Guglielmo Marconi was an Italian inventor and electrical engineer. He is recognized for his development of wireless telegraphy, also known as radio. Prior to Marconi's work, telegraph signals were sent through wires. Marconi was born on April 25, 1874 in Bologna, Italy. He showed an interest for science early in his life. Much of his studies were done privately. In 1894 Marconi began experimenting with wireless telegraphy. He based his work on Heinrich Hertz's work with electromagnets. Beginning with transmitting signals across a room, Marconi eventually was able to transmits signals across miles by grounding the transmitter and receiver. The Italian government was not interested in his work, so Marconi moved to England. During this time, he received his first patent regarding radio. Marconi's next goal was to send a message across the Atlantic. This was accomplished on December 12, 1901. He transmitted the letter "S" in Morse code. The success of this transmission opened scientific study in the atmosphere and the idea of an ionosphere. This technology became more well known as it was used in saving many lives aboard the troubled ships the Republic and the Titanic. This wireless technology became required on passenger ships. Marconi then began working on short-wave and microwave transmissions. Short-wave signals were cheaper and easier to operate.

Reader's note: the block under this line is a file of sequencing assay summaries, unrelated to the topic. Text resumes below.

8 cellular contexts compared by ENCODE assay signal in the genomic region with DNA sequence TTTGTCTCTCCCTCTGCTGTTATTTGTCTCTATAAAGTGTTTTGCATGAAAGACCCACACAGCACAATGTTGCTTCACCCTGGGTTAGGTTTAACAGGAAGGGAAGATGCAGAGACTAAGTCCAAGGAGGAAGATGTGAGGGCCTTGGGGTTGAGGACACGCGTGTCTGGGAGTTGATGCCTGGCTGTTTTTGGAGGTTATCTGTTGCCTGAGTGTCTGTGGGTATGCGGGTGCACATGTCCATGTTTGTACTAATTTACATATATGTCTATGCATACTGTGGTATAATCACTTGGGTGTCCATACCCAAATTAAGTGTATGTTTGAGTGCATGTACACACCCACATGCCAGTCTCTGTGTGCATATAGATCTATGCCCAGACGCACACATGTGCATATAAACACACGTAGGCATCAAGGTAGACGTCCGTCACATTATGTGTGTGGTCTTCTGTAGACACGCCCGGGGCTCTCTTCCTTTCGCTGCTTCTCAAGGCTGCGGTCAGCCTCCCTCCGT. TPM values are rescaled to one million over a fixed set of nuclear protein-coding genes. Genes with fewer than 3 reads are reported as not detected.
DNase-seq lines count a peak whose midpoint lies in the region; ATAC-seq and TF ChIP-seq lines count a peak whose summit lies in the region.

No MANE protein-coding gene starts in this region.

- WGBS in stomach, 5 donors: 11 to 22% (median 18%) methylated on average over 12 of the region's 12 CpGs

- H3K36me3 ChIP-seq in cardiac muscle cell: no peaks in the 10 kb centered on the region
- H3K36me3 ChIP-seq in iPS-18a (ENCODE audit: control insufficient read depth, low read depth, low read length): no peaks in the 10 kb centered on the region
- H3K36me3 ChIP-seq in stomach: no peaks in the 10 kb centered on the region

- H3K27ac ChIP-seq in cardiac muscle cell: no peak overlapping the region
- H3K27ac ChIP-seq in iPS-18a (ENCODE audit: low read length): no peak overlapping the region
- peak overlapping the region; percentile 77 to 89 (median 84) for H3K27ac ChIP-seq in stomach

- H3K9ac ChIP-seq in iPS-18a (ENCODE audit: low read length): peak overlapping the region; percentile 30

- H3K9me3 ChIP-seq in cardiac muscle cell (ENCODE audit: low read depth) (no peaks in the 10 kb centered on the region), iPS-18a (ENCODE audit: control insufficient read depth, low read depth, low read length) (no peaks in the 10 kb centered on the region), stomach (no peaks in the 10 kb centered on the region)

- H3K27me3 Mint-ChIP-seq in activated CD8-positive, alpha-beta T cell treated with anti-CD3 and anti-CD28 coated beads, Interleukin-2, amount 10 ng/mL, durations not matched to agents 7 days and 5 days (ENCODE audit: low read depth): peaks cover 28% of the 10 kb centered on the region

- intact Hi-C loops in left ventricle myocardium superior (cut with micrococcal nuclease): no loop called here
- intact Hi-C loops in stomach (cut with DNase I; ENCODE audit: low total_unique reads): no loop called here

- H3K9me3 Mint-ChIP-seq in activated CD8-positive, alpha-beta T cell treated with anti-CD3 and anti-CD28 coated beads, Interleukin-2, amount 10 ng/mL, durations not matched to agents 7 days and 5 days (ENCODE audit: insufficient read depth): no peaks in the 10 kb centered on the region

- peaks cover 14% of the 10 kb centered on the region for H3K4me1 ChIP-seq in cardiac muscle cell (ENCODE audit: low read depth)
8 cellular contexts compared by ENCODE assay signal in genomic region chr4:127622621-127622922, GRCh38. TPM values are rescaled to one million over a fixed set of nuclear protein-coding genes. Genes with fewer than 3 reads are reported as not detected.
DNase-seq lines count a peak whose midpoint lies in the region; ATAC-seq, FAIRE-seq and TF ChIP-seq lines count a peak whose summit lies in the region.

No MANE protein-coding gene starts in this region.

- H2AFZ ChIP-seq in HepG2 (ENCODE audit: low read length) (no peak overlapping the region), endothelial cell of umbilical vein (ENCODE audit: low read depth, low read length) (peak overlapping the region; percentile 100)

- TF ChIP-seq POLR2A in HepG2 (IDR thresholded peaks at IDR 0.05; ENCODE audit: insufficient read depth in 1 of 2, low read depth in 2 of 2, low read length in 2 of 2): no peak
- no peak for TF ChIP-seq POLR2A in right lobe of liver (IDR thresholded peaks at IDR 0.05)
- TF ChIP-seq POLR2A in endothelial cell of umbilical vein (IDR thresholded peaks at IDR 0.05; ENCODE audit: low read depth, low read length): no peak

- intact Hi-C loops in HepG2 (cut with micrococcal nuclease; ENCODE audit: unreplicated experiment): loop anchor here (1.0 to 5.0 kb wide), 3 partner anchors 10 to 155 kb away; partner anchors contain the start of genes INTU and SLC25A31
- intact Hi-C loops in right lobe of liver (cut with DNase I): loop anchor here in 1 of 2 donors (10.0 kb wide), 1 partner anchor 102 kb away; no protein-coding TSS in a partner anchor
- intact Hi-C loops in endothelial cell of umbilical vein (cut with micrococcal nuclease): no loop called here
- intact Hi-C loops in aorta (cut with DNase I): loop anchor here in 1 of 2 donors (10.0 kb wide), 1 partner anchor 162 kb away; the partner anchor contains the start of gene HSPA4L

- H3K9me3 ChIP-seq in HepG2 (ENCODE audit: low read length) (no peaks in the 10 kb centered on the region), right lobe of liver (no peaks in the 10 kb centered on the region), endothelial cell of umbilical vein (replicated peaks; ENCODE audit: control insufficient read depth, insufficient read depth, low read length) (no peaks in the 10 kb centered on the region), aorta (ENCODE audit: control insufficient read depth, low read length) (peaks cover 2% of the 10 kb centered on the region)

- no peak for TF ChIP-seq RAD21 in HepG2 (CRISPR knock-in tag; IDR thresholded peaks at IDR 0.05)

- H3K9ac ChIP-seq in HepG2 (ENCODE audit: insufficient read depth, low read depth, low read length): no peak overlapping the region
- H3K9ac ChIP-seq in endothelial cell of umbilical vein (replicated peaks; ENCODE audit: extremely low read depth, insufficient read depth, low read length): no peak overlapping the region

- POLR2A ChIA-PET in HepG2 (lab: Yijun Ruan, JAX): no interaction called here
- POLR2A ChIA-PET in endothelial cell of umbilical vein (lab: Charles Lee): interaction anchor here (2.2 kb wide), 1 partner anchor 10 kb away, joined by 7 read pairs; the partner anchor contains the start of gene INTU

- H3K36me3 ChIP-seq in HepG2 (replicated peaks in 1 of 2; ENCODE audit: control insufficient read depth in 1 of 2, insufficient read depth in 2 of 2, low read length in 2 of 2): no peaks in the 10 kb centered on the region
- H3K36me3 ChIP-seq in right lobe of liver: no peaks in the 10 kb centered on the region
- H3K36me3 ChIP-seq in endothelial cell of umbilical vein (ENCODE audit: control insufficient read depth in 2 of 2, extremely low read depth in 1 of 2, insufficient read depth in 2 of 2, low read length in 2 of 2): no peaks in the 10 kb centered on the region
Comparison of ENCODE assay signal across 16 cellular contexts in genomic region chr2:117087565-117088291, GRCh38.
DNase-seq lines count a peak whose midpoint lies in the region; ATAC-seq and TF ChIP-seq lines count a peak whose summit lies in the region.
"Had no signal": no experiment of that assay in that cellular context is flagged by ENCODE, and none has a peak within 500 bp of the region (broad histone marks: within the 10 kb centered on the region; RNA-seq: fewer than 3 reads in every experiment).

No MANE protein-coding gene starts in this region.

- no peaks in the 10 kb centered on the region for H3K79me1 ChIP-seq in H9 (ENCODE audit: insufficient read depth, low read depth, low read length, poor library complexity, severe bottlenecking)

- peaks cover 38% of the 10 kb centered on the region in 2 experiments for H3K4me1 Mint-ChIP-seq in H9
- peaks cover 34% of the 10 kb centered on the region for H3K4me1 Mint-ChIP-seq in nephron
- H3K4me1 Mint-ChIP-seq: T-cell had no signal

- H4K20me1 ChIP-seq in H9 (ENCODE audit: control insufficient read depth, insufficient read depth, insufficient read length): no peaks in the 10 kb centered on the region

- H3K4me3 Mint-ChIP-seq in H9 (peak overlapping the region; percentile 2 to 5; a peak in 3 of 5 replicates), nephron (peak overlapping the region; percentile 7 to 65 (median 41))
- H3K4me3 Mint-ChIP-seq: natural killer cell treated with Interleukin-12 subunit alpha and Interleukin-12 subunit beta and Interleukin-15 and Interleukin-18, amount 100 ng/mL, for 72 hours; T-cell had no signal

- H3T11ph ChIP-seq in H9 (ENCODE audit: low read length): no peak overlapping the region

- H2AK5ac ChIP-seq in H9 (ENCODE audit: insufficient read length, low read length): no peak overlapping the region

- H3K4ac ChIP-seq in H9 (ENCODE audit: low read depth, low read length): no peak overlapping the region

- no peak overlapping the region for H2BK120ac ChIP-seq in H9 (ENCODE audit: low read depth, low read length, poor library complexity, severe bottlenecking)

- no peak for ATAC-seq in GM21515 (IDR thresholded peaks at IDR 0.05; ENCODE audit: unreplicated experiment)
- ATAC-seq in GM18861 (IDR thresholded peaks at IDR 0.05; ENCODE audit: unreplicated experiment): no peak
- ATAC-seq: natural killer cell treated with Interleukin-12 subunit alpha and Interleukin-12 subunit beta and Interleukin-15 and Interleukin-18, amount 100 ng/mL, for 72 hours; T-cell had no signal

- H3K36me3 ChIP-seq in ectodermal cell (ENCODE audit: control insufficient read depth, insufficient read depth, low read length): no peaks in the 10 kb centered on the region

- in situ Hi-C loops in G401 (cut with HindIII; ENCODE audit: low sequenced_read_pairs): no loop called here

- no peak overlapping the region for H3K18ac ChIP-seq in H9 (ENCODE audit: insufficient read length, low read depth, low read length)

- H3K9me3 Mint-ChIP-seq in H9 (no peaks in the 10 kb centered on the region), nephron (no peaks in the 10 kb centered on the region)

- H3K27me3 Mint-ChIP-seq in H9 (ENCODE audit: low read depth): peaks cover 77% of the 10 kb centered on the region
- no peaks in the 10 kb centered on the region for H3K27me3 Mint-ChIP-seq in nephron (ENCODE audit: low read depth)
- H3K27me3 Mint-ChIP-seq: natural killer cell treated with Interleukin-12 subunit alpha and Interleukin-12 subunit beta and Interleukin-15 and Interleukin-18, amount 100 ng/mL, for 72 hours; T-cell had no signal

In 1909 Marconi was awarded the Noble Prize in physics, which he shared with Karl F. Braun. In 1914 King George gave Marconi an honorary title of Knight Grand Cross of the Royal Victoria Order. Marconi also received John Fritz Medal, an American engineering award. He died on July 20, 1937.